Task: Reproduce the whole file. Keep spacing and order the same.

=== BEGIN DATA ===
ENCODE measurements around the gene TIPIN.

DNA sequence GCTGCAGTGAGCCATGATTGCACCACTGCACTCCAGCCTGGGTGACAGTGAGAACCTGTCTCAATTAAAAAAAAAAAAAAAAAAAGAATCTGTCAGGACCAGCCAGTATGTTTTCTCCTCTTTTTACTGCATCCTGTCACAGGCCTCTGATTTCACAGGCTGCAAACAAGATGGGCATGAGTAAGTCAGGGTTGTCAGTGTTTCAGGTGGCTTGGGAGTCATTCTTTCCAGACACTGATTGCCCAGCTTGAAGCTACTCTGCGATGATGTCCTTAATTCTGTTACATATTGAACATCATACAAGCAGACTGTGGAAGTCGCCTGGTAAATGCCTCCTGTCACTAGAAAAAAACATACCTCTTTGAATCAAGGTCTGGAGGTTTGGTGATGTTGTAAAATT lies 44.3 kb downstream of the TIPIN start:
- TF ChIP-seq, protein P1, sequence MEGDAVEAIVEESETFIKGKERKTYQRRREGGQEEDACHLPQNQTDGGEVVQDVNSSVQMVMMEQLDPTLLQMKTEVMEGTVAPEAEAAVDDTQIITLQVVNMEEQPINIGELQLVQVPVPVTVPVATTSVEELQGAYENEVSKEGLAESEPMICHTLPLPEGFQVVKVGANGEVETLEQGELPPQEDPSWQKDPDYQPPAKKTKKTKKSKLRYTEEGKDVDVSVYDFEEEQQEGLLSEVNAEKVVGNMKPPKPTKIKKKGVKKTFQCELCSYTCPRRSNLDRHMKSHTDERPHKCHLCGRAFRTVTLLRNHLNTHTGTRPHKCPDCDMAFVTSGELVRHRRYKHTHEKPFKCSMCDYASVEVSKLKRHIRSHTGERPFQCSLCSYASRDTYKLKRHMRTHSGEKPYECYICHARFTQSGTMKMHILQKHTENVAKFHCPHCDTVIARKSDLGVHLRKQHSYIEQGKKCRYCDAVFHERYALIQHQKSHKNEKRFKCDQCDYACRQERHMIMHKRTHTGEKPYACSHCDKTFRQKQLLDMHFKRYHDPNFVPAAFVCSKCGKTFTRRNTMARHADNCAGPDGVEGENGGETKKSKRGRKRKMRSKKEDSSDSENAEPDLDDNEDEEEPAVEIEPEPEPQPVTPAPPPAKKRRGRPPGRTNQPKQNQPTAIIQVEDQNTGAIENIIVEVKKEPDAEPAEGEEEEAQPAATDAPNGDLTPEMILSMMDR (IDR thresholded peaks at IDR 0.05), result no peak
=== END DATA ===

ENCODE measurements around the gene TIPIN.

DNA sequence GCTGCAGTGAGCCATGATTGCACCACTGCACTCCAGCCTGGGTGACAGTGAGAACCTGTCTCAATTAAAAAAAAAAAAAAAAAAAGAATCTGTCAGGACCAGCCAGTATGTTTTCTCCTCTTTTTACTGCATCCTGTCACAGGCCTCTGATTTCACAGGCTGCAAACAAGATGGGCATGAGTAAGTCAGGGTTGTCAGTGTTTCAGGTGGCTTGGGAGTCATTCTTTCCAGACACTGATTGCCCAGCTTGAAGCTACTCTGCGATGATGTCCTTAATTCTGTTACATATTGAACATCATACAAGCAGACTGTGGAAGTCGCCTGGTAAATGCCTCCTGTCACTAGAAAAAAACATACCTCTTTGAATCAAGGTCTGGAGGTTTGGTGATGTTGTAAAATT lies 44.3 kb downstream of the TIPIN start:
- TF ChIP-seq, protein P1, sequence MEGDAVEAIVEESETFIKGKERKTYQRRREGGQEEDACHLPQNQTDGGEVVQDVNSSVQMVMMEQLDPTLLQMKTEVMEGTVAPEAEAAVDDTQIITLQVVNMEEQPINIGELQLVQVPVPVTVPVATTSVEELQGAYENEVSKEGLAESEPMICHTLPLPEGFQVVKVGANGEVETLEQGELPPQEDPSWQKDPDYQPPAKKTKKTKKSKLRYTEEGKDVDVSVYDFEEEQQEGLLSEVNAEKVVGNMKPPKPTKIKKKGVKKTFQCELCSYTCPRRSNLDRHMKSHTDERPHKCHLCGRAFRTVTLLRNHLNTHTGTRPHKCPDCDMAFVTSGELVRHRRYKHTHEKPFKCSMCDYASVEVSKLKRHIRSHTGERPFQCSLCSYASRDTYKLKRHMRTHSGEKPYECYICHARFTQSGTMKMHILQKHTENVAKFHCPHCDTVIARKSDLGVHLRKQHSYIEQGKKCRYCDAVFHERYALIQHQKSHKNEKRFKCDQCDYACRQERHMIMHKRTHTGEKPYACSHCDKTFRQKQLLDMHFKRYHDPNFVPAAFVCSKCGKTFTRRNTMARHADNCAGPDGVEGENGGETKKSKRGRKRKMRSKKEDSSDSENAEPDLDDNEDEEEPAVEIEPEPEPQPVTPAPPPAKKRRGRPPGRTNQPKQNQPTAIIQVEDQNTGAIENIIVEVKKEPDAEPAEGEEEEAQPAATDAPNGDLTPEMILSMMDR (IDR thresholded peaks at IDR 0.05), result no peak